Thursday, 2 September 2010
Last week the MPEG-LA announced that it will not charge any royalties for streaming H.264 encoded video in the future. That does change much from the current situation. A couple of years ago the MPEG-LA already promised it would not change for streaming H.264 video until December 2011 and earlier this year this was extended to December 2015. Now they removed that deadline altogether, making H.264 “royalty free”.
At least, that is what several websites concluded. Some even predicted that Mozilla and Opera would soon implement H.264, that it would become the default codec for HTML5 and that WebM was doomed. Well, things are not that simple…
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Friday, 25 June 2010
In case you haven’t heard yet, Microsoft released a new preview release of Internet Explorer 9 with all kinds of great goodies we have been waiting for, including HTML5 video support. I did notice that this new preview didn’t score any bonus points on the HTML5 test for its video and audio support. This was pretty strange, because it should have scored bonus points for the H.264 codec. The article below is the result of a little investigation about why IE9 doesn’t pass the H.264 codec test and the problems I found in other browsers.
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Tuesday, 8 June 2010
Earlier today I’ve released a new version of the HTML5 test. The goal is still the same: to show an indication of how well your browser supports the upcoming HTML5 standard and related specifications.
It was clearly time for an updated test, because browsers were starting to get very close to the original maximum score of 160 points. If you disregard the codecs for a bit: a current nightly of Safari scores 95 out of 106. That is very close and demands a new challenge. The maximum of 160 was always intended to be a moving goalpost. The original test suite did not test for all of the new HTML5 features and I always intended to keep adding tests until the specification is stable and all features are properly tested.
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Tuesday, 16 March 2010
I’ve just downloaded the first Internet Explorer 9 platform preview and tried out the demos. And frankly I am confused. They mention HTML5 all the time in the press release and on the IE blog. There are even five dedicated HTML5 demos… Imagine my surprise that after running the HTML5 test, Internet Explorer scores exactly the same as IE 8: a meagre 19 out of 160.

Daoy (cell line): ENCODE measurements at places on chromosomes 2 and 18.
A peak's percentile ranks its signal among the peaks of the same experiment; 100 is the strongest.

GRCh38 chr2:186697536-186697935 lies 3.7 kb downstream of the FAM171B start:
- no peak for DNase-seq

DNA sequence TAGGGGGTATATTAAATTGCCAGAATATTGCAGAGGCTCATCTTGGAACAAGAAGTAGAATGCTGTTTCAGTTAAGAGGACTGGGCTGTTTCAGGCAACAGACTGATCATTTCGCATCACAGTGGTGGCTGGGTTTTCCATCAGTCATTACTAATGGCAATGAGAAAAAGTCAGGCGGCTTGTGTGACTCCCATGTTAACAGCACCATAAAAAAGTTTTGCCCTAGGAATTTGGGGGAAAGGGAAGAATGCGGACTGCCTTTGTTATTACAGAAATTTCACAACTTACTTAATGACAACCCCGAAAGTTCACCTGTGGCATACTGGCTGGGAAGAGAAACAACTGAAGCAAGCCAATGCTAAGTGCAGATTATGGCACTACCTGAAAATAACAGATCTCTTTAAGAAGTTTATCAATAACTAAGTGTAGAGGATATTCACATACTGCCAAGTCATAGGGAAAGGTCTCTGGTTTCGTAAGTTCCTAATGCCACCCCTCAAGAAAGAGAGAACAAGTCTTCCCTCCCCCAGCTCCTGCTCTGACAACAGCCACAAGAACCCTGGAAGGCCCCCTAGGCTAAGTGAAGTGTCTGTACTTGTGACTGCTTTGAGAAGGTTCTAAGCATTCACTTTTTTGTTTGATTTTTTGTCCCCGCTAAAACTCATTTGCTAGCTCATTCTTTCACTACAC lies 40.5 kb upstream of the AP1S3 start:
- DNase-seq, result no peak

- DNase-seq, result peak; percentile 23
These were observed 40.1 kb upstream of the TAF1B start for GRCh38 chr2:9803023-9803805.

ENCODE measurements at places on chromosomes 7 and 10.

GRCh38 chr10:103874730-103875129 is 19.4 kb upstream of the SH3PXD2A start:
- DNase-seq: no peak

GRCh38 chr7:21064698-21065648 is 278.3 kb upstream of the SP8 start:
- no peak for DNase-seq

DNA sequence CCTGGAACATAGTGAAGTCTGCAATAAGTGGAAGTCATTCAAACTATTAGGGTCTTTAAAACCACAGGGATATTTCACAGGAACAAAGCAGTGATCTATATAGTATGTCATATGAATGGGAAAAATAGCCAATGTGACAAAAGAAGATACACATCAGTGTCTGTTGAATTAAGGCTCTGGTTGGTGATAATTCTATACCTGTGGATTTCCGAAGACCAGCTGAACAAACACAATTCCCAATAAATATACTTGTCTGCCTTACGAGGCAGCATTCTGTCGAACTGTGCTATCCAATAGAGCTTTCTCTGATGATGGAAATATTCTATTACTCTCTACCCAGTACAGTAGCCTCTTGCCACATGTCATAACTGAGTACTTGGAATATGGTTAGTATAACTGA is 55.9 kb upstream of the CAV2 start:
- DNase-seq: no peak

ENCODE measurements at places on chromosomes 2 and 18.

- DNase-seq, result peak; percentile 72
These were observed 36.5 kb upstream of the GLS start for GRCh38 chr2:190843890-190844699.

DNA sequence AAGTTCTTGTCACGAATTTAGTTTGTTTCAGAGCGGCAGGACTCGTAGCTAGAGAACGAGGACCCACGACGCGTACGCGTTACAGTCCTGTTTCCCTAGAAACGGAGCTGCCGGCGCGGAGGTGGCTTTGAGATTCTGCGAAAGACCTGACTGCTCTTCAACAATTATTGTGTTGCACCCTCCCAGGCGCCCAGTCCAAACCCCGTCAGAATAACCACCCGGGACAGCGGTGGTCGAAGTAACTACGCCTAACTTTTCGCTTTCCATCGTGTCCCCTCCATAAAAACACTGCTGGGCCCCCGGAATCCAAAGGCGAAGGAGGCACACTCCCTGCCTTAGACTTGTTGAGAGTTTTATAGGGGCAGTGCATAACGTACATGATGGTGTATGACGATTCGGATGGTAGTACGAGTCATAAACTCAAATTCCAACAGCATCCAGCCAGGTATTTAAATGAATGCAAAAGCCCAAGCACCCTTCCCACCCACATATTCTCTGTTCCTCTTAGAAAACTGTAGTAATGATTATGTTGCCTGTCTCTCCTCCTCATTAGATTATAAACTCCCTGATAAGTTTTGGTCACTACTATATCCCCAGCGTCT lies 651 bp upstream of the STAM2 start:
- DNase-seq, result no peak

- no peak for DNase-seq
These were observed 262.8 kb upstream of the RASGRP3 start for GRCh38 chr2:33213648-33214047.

Even the demos they list as HTML5 are misleading. None of them actually deal with HTML5. First we have some CSS stuff like border radius and selectors. Then they give us DOM Events and DOM CSS. And finally the HTML5 T-shirt Designer which deals with SVG and events and not what the name suggests: HTML5. None of these tests are even served with the HTML5 doctype.
Okay, they did officially announce HTML5 video support, but where is the rest? I almost get the feeling they use the word HTML5 more like a fancy buzzword than actually supporting the specification. Time may prove me wrong, and they may actually implement stuff for future previews, but at the moment it is simply not yet here.
Tuesday, 9 March 2010
Want to know how well your browser supports HTML5? Try the HTML5 test and find out. Points are awarded for every HTML5 feature that is supported. Added together these points give a total score between 0 and 160. Compare multiple browsers or different versions of the same browser and find out which vendor is slacking off and which vendor is pushing the web forward.
Apart from the total score, the test also shows exactly which feature is supported and groups the results into easy to compare sections. Ideal for developers wanting to keep track of the capabilities of the browsers they develop for. In fact, the whole test started out just as a small internal tool for doing just that.
Of course there are some inherent problems with doing automated tests. The tests are only trying to detect if a feature is offered by the browser. It does not test the actual functionality of each feature. Also, the HTML5 standard and other related specifications are still in development. As the specification matures I hope to add new tests to test for these new features. The upper limit of 160 is a moving goalpost. Despite these shortcomings we hope that by quantifying the level of support users and web developers will get an idea of how hard the browser manufacturers work on improving their browsers and the web as a development platform.
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Opera Mini for the iPhone
Opera announced that they ported their Opera Mini browser to the iPhone and will be submitting it to the App Store. It isn’t the first third-party browser for the iPhone but all others were based on the standard Webkit component that is available in the SDK. Opera Mini is unique in this regard because it doesn’t use Webkit, but has its own renderer.
It uses Opera’s servers to render the HTML pages and sends the result in a proprietary compressed binary format to the relatively light-weight client. This is exactly why Opera Mini works so well on all of those older mobile phones which don’t really have the speed to power a full brown renderer like their Opera Mobile product. Is it enough to bypass the SDK rules? Maybe, I’m quite curious how Apple is going to handle this.